The end is in sight on this long project. Of course, as always, the "devil is in the details", and so a substantial amount of time is spent on these final details. First up are the poling pockets. There are none available in S-scale as stand-alone parts, so we have to scratchbuild these. I developed my method when I scratchbuilt my three PRR FM flat cars, so I employed the same method for these hopper cars. Looking at the prototype photo, it is clear the poling pockets sit on a extra piece of metal. I simulated that with some very thin clear plastic (used for structure windows), that I cut to fit within the borders of the endsill. I then cut some thin slivers of a plastic rod. I only need 12 of them, but I cut a bunch more so that I could be picky about which ones I was actually going to use. I then found a drill bit that I put in an a pin vise to manually make a cupped-hole in one end of the plastic-rod slivers. This will simulate the interior of the poling pocket. Next, I rubbed the sliver on a fine file to put a bit of an angle to one side on the surface, because the poling pockets are aimed toward the side of the car (so that a pole could hit it square-on when pushed from the next track over). I then glued the sliver to the piece of clear plastic. I use Testor's plastic glue to make the initial contact. When that dries, I fill the bottom of the poling pocket with superglue. The Testor's glue doesn't really work, but it temporarily keeps the two pieces together. The superglue really does the job.
I could then fine-tune the clear plastic to properly fit in the endsill, with the poling pocket fitting snugly in the outer corners.
There are 5 angle brackets that the prototype had welded to the cup of the poling pocket. I decided to simulate that with only two on my model. I cut some tiny squares of scale 1-inch-thick styrene (I just eye-balled the overall dimensions), and then used a razor blade to slice it in half, making two triangles.
These I then carefully glued to the poling pockets, as shown in the next photo.
There are two grab irons on the endsills, so I used the Tichy 18-inch drop grab irons for those. They are mounted directly under to the top edge of the endsills, and right up against the backplate of the poling pockets.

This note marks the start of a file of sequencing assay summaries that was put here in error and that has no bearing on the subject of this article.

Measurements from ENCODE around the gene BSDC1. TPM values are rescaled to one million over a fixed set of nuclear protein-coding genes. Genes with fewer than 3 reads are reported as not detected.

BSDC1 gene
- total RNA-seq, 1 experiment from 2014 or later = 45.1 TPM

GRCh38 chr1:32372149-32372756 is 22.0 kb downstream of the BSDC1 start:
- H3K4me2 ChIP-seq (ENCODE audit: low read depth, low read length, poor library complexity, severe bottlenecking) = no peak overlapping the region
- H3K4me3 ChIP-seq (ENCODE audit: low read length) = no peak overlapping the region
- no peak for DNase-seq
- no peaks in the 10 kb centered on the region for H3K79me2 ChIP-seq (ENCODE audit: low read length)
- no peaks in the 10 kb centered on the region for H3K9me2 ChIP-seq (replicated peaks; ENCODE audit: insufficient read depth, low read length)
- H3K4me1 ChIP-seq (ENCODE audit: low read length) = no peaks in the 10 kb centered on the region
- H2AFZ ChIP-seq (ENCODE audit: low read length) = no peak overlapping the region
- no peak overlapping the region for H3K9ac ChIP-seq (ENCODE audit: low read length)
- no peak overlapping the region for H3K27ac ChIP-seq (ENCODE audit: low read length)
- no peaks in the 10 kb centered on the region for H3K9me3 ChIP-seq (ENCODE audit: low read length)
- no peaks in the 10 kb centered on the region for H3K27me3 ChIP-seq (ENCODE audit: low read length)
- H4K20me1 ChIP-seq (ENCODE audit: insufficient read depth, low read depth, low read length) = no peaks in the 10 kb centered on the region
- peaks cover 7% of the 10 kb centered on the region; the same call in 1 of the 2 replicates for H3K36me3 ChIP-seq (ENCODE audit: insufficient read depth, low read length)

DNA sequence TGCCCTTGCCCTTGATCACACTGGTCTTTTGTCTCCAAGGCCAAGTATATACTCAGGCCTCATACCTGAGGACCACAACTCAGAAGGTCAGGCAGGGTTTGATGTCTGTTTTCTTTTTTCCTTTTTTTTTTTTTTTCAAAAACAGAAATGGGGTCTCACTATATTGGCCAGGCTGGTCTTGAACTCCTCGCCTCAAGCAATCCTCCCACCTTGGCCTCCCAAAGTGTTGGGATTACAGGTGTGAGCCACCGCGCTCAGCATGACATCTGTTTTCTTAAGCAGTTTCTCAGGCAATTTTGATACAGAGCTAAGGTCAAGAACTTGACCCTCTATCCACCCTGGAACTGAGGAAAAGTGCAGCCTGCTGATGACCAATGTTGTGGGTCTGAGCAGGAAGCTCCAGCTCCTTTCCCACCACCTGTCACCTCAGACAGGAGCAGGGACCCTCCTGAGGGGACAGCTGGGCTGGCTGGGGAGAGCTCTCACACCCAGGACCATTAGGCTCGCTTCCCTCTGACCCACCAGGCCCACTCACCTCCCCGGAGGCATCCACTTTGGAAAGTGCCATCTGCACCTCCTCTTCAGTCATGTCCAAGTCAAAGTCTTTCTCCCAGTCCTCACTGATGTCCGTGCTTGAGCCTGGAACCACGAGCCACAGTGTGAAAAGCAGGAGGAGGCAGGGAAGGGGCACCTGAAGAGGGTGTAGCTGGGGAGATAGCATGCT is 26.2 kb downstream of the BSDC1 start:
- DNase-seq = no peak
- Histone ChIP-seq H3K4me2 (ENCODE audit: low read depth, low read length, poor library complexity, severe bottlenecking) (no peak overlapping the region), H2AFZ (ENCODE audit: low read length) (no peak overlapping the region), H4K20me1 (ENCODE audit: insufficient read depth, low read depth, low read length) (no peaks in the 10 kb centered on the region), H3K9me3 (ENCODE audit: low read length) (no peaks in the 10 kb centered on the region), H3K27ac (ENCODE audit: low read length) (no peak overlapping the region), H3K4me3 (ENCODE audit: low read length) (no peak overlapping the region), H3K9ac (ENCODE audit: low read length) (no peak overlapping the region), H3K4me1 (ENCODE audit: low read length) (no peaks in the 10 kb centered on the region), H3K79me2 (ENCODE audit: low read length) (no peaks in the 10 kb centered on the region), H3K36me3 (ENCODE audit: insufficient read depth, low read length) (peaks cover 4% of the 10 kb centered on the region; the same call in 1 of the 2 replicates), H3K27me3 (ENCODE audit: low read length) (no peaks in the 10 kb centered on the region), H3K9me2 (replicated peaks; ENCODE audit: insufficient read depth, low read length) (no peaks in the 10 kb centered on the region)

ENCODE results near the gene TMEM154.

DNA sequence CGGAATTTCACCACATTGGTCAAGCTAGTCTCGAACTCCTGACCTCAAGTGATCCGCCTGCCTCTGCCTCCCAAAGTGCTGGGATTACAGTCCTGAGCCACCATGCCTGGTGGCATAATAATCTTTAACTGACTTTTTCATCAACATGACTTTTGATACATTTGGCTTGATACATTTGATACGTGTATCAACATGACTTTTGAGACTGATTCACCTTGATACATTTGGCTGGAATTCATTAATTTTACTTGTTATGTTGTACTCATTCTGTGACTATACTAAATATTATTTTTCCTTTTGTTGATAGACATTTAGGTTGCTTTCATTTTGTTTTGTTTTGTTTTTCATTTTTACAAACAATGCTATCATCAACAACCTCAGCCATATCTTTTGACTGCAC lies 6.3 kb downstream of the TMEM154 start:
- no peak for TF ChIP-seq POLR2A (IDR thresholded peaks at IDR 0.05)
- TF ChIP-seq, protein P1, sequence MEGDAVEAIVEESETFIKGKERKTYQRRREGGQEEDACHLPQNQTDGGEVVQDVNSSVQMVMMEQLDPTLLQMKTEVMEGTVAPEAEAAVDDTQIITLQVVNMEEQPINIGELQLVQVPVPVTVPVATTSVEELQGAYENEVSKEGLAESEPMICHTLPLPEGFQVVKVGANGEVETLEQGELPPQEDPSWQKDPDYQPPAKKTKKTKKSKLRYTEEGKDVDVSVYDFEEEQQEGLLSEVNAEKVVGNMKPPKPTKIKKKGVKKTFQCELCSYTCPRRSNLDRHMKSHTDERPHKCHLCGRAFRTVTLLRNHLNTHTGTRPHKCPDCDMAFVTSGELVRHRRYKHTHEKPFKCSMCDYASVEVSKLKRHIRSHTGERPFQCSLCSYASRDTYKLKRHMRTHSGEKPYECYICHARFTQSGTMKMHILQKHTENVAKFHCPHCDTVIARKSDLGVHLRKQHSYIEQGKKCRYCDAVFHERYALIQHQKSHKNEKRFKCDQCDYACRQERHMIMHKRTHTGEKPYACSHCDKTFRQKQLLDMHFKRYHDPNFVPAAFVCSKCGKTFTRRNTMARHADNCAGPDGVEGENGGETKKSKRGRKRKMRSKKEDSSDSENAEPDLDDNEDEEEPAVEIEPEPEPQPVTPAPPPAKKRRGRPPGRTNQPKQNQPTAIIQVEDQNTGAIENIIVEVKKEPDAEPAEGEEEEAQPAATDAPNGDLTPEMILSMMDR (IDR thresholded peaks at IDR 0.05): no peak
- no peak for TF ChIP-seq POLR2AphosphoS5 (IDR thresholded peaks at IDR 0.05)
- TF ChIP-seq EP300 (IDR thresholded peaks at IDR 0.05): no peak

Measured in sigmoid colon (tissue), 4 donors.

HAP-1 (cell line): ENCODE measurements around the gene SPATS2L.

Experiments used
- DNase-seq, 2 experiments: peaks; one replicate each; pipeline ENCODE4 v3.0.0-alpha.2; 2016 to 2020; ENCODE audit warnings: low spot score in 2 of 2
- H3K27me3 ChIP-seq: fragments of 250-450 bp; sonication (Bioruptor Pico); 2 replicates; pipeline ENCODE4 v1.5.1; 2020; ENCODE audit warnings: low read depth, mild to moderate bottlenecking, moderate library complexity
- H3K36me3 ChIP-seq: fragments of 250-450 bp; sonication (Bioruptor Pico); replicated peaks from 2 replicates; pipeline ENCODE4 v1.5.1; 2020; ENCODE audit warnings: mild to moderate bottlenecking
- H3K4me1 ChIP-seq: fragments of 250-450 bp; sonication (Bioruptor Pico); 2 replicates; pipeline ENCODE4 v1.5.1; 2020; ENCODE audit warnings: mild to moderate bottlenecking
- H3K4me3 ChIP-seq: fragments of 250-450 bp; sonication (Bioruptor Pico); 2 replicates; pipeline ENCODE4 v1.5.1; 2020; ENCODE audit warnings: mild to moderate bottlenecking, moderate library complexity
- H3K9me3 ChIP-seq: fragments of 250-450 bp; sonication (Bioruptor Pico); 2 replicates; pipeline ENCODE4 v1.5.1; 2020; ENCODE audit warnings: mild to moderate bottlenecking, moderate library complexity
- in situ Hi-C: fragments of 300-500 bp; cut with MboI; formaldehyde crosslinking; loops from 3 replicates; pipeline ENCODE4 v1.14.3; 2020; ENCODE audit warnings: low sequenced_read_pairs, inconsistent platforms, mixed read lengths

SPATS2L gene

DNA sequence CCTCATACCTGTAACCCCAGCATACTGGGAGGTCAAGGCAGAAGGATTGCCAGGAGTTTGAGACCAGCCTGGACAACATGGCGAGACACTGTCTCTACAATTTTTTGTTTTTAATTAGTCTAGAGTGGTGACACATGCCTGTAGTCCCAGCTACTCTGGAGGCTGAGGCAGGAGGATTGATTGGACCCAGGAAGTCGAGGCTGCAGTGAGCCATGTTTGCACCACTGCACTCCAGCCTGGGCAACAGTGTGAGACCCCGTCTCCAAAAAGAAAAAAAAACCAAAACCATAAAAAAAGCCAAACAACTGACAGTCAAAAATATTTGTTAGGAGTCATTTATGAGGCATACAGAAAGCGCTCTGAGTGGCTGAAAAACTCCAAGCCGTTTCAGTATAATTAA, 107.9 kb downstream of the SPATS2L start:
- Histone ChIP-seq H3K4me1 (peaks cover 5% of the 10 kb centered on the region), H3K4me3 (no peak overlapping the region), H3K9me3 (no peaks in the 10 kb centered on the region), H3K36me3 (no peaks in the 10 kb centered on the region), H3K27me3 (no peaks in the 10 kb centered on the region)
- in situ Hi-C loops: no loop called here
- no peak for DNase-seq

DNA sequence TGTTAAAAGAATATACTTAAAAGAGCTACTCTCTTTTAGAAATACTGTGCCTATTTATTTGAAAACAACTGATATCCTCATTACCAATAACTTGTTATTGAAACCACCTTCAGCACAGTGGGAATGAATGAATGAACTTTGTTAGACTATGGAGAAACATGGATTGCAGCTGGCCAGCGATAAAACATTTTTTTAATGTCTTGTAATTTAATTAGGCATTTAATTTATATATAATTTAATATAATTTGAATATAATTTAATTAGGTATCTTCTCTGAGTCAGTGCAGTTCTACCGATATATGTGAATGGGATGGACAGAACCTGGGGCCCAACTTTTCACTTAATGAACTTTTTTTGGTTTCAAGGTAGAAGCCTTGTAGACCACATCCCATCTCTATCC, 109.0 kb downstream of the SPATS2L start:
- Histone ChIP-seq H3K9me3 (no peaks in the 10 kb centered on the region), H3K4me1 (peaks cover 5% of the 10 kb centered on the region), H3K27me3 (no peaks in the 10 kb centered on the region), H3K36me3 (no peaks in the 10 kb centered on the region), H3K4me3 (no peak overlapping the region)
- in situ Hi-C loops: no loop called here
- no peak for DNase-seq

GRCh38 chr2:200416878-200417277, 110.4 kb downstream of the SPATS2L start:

To get both of those to stick out away from the endsill at close to the same distance, I placed the end of the car against two metal weights after loosely inserting the Tichy grab irons. I could then push them against the metal weight and apply superglue on the inside behind the endsill. Once the glue dried, I cut off the remaining brass wire from the grab irons on the back.
Next, the focus moves to making four D-shaped "roping" rings (used to lift the car up for maintenance). I used a mandrel to bend some brass wire around it to form the rounded shape. Then I lined four of them up next to each other, drew a line across them, and cut all of them up to that line. That way I had a shot at them being all the same in overall size.
I then drilled some holes in a strip of scale 1"x2" strip styrene matching the diameter of the brass wire. I drill them some distance from each other (all eye-balled), and then cut them off, and cut them all about the same length (using a razor blade).
I "clamped" them between two metal rulers with some metal weights holding them down and in place. This then allowed me to use a pair of pliers to push the brass roping rings into the holes of the styrene blocks. I then applied some superglue and let that dry.
After the glue was dry, I used Testor's plastic glue to glue that assembly to the under side of the side sill, up against the bolster, as shown in the photo. Rinse and repeat 11 more times...
This is just an updated photo showing all the details added to the ends of the car.